Lynda S. Ramirez-Blust
Without a process in place, managing risks can be as confusing as navigating through a maze. Such a process often becomes a priority only when an association faces damage to its reputation or financial well-being. Yet the rewards of having an ongoing and sustainable risk management plan are well worth the time and effort. Consider taking the following five actions:
1. Define the association risk management objective. Your board and executive management team have to agree on what is to be accomplished by managing risk. Is the goal to prevent injury to the organization, its employees, themselves? Is it about taking calculated risks to remain innovative and entrepreneurial in meeting the organizational mission? Maybe it’s a combination of both or something completely different. By having open conversations, you define the risk tolerance of the organization’s leaders—critical to ensuring that your risk management policies, processes, and procedures will meet the organization’s needs.
2. Identify your risks. Sounds simple, I know. But you can create an endless list of risks to be managed—and find yourself practicing list management instead of risk management. When identifying your risks, take a top-down, organizationwide perspective, and focus on the things external and internal to the association that will prevent you from achieving your strategic objectives. This process requires input from your board and executive management team, but it is invaluable to getting everyone speaking the same language.
3. Agree that buying insurance is not a comprehensive risk management strategy. While insurance can be an effective response to certain common risks to your organization, such as its employees, directors, event participants, and so forth, it is only one of many approaches to mitigate risks. For many insurance policies to be in effect, other risk management responses must be in place, such as policy statements, training, and background checks.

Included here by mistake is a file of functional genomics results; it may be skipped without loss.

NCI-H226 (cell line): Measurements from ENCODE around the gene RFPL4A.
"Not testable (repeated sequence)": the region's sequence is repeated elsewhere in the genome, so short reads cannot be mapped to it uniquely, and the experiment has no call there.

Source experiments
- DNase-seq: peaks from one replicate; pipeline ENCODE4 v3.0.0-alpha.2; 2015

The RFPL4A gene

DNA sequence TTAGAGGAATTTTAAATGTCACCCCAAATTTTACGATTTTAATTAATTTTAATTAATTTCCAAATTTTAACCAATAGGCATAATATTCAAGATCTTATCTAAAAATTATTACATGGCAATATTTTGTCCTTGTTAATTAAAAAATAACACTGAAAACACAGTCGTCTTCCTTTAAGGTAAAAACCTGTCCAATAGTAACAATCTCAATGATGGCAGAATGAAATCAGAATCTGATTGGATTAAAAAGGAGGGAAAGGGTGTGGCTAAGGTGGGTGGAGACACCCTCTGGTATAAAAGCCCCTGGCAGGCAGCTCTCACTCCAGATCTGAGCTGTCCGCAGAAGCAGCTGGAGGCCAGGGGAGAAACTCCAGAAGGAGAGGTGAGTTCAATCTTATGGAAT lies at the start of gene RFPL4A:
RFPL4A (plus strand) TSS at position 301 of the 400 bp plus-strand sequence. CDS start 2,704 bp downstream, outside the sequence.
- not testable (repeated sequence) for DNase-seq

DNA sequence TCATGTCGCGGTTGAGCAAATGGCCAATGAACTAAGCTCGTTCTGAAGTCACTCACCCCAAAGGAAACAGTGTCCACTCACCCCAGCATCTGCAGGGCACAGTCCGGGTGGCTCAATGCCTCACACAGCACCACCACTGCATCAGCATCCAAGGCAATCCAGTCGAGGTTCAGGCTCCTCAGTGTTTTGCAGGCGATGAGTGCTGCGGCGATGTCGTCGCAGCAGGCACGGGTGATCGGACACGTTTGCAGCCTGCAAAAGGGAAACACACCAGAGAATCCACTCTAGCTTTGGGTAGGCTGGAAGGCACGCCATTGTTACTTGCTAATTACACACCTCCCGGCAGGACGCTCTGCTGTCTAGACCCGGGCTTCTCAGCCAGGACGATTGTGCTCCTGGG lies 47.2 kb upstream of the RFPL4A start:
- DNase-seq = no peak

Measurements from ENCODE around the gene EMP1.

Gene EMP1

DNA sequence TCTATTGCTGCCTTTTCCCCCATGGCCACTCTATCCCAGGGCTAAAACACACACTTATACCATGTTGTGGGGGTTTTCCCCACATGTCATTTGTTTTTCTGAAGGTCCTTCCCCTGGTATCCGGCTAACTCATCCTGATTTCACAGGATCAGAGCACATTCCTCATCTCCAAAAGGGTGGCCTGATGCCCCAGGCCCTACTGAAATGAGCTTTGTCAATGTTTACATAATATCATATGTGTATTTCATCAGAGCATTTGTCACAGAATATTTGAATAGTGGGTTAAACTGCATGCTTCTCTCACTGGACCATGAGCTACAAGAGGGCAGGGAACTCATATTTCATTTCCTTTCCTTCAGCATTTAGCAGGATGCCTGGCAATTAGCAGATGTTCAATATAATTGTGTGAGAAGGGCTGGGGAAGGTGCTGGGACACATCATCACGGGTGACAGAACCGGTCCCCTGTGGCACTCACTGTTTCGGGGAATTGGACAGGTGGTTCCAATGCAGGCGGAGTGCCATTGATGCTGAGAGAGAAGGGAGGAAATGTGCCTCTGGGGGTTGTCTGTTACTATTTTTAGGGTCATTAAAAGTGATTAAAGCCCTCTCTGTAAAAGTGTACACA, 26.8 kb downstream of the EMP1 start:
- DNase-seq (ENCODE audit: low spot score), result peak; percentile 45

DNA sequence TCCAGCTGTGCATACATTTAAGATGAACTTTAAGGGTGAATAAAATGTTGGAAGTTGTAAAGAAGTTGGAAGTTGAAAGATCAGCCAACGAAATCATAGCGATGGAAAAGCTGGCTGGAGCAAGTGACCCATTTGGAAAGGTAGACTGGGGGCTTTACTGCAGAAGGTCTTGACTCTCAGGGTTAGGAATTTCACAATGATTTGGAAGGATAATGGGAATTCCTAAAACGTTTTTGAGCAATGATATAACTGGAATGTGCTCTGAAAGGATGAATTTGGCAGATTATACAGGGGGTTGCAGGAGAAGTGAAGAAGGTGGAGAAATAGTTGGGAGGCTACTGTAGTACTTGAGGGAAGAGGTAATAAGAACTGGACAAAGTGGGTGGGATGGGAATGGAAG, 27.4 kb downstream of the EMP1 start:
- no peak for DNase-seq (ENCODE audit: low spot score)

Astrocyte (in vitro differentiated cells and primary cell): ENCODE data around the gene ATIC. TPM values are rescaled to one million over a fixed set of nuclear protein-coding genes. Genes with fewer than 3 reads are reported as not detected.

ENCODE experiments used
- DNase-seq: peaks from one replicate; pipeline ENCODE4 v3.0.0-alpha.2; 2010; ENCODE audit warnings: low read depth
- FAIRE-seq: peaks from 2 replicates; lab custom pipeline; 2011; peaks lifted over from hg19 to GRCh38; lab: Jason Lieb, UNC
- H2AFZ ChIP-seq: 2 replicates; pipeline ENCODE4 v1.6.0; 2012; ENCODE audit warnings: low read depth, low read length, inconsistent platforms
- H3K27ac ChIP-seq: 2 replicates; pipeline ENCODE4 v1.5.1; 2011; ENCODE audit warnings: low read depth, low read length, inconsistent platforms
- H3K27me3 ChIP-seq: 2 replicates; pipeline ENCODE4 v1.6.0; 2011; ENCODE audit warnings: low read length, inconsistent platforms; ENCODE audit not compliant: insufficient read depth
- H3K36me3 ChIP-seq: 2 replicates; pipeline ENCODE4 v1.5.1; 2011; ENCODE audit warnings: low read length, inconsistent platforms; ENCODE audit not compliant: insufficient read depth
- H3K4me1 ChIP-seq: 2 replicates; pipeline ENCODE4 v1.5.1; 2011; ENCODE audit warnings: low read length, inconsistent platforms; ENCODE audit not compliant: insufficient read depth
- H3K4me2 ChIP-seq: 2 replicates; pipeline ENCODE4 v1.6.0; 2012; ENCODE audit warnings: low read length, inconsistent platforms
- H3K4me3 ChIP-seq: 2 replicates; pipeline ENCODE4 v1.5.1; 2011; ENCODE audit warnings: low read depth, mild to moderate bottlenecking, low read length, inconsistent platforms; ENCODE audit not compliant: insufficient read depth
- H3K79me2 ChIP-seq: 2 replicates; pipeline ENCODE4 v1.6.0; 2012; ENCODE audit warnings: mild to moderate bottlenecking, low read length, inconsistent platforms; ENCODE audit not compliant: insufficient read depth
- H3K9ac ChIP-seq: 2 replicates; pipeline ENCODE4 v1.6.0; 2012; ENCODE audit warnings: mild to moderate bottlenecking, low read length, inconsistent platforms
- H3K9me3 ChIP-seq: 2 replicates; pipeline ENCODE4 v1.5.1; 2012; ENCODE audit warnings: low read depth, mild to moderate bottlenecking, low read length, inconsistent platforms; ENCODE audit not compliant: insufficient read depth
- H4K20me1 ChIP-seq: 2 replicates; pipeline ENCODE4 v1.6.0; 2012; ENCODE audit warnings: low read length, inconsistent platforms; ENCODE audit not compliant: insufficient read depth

4. Create a risk map. A risk map is a grid consisting of four quadrants derived from the impact and likelihood of risk occurrence, with high impact/high likelihood in the upper-right quadrant and low impact/low likelihood in the lower-left quadrant. The other two are the combinations of high/low that create the “grey” area. Once you have your risks identified, assign them to a quadrant as appropriate and agree that the upper right gets immediate attention, the lower left gets minimal attention, and the risks in the middle get prioritized based on organizational capacity and strategic objectives.
5. Do a deep dive on the upper-right quadrant. Now that you have identified the vital few, evaluate what the organization is doing to reduce the likelihood or impact of these risks. What policies are in place? How are you enforcing the policies? How will you know if the risk is becoming reality?